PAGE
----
For weeks on Facebook and on Indian television, a group has advertised an upcoming in concert in New Jersey.
It promises to be “an incredible” show. Prabhu Deva, Malaika Arora, and Ram Charan — big names in India — are expected to attend, and thousands of Indian Americans will watch as actors, dancers, and singers take the stage at the convention center.
Also, Donald Trump will speak.
Three weeks before the election and about one week after the Washington Post published a video of Trump boasting about making unsolicited sexual advances on women, the presidential candidate will headline a concert of Bollywood stars.
The concert — ostensibly a charitable event, whose proceeds will go to “victims of terror” — is a project of the Republican Hindu Coalition, a little-known group with big ambitions. Its wealthy founder, Shalli Kumar, modeled the group on the Republican Jewish Coalition and he aspires to become as influential as that group’s backer, casino mogul Sheldon Adelson.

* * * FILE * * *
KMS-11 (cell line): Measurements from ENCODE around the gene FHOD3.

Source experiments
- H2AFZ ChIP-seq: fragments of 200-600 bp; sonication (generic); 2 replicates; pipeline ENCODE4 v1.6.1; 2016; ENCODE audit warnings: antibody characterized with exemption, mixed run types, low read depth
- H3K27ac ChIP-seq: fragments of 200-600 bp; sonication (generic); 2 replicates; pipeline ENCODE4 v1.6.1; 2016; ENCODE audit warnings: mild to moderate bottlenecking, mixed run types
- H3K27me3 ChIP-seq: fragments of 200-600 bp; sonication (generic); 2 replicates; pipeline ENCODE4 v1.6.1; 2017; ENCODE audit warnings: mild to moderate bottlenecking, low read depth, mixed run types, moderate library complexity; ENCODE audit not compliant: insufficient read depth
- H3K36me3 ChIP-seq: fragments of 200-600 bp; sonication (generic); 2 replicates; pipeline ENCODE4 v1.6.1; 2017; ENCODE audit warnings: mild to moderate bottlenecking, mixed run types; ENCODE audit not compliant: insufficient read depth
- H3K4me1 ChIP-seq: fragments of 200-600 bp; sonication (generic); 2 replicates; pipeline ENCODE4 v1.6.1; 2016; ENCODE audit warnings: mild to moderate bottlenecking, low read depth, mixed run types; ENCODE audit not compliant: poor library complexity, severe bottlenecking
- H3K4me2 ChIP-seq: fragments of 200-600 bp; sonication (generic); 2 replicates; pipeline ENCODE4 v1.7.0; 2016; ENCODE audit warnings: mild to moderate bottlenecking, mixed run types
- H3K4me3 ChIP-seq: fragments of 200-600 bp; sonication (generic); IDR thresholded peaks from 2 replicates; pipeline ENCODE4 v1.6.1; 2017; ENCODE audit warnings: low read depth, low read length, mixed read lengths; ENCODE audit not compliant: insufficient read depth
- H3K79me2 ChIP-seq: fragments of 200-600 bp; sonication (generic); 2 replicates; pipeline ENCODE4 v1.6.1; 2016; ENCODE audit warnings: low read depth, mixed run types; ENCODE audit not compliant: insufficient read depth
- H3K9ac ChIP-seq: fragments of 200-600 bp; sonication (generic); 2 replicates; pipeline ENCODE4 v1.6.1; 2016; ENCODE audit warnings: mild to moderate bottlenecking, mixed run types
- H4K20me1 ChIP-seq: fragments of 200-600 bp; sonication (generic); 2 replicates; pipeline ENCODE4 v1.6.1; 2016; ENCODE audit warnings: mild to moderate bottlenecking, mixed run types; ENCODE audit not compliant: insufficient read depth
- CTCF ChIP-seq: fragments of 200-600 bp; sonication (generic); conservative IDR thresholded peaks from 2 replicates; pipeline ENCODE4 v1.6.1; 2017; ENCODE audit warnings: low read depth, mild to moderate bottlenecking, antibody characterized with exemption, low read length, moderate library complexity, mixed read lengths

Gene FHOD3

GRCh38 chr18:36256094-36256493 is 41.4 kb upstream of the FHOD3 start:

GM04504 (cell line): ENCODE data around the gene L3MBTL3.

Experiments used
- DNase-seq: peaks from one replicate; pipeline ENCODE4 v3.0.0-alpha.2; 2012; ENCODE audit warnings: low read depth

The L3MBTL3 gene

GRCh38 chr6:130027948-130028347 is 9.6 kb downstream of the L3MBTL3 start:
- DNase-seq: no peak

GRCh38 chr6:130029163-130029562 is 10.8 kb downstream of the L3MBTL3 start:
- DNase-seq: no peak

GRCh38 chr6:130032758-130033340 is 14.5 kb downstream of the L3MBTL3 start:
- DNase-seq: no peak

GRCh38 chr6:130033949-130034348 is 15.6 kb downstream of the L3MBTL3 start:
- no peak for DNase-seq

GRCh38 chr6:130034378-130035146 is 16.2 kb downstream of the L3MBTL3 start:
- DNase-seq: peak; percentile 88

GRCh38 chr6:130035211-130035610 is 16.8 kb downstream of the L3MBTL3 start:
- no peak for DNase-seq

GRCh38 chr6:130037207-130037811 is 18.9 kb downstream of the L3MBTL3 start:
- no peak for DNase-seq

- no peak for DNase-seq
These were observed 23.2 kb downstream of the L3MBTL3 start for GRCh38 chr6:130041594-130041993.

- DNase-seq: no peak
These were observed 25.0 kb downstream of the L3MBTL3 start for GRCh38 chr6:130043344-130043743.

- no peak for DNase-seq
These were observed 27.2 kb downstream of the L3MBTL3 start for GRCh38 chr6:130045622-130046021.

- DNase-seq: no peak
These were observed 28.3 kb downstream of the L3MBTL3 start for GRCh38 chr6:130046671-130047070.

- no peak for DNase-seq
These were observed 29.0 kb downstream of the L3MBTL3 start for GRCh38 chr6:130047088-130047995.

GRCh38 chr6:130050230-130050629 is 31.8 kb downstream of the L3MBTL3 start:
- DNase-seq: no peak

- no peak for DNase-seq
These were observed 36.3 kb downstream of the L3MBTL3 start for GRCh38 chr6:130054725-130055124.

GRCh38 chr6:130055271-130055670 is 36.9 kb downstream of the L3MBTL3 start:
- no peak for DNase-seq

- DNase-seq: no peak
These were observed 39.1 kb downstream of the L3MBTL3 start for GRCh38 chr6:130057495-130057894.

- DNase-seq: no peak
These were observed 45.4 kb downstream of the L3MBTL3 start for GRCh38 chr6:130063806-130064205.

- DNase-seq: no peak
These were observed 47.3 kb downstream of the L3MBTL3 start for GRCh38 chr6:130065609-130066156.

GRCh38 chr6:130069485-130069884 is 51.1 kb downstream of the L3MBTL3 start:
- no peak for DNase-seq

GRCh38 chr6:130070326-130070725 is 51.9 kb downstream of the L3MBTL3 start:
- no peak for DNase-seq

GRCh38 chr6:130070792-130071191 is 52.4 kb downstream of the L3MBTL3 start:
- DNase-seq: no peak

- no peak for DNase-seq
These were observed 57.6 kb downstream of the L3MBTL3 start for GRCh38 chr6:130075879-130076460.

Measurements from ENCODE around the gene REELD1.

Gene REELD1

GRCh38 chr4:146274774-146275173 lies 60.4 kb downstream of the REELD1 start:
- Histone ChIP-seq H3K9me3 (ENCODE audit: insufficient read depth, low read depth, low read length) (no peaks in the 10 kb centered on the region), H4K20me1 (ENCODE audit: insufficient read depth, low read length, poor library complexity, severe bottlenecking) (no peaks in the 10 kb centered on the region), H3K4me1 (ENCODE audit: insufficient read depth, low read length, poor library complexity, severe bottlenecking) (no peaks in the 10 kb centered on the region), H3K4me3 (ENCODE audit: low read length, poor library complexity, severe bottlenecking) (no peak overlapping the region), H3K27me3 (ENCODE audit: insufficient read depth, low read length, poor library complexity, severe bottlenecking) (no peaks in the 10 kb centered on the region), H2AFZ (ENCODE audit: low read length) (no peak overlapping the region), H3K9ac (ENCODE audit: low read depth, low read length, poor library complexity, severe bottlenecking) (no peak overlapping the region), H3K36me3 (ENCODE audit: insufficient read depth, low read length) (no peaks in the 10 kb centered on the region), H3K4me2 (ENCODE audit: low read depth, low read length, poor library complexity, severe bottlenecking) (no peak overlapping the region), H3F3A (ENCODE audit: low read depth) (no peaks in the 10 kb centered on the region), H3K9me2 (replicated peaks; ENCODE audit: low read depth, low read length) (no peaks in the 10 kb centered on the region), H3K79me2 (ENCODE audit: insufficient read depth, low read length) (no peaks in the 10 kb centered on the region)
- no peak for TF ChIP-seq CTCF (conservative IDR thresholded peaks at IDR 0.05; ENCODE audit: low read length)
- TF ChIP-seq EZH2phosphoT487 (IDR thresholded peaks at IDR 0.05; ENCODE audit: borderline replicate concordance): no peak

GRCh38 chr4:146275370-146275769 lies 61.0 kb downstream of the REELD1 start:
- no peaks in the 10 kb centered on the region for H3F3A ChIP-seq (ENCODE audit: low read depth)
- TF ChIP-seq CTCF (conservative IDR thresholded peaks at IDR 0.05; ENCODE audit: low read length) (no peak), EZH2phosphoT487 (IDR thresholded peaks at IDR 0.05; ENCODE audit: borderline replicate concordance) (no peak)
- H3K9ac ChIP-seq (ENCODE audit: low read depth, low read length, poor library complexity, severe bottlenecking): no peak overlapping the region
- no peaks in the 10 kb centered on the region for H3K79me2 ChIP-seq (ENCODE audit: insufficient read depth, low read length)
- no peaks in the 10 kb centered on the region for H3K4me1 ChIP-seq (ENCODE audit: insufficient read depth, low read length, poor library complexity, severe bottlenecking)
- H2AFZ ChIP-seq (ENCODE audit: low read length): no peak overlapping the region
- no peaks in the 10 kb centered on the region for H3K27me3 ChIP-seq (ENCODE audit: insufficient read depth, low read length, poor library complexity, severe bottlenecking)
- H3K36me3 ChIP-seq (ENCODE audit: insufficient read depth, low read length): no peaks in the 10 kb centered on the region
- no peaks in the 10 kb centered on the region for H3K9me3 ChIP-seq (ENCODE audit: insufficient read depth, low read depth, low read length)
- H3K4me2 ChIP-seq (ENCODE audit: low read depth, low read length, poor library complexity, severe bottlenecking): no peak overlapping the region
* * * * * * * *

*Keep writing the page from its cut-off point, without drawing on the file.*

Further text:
“We are at the cusp of history,” Kumar said in an interview. “This is the first time in the history of India, the US, and the Hindu civilization, that a presidential candidate for the most powerful country is coming to a Hindu event three weeks before the election. He has particularly chosen this community.”
The event was planned before the video of Trump's remarks about women – including that he can "grab them by the pussy" at his will – surfaced. Since then, many prominent Republicans have abandoned and condemned Trump. Kumar told BuzzFeed News that “We are absolutely going ahead with this event. The Hindu and Indian communities don’t abandon their friends in difficult times. Hillary Clinton’s actions are far worse than anything Mr. Trump has ever said.”
In a separate room at the event — not paid for by the nonprofit — the Trump campaign will announce about 25 people to a new Indian advisory board. The Trump campaign did not return repeated requests for comment. But in the televised ads for the concert, Trump tells America, “I’m very much looking forward to speaking to thousands of Indian-Americans and others about making America great again. I look forward to seeing everybody there. It will be an incredible event.”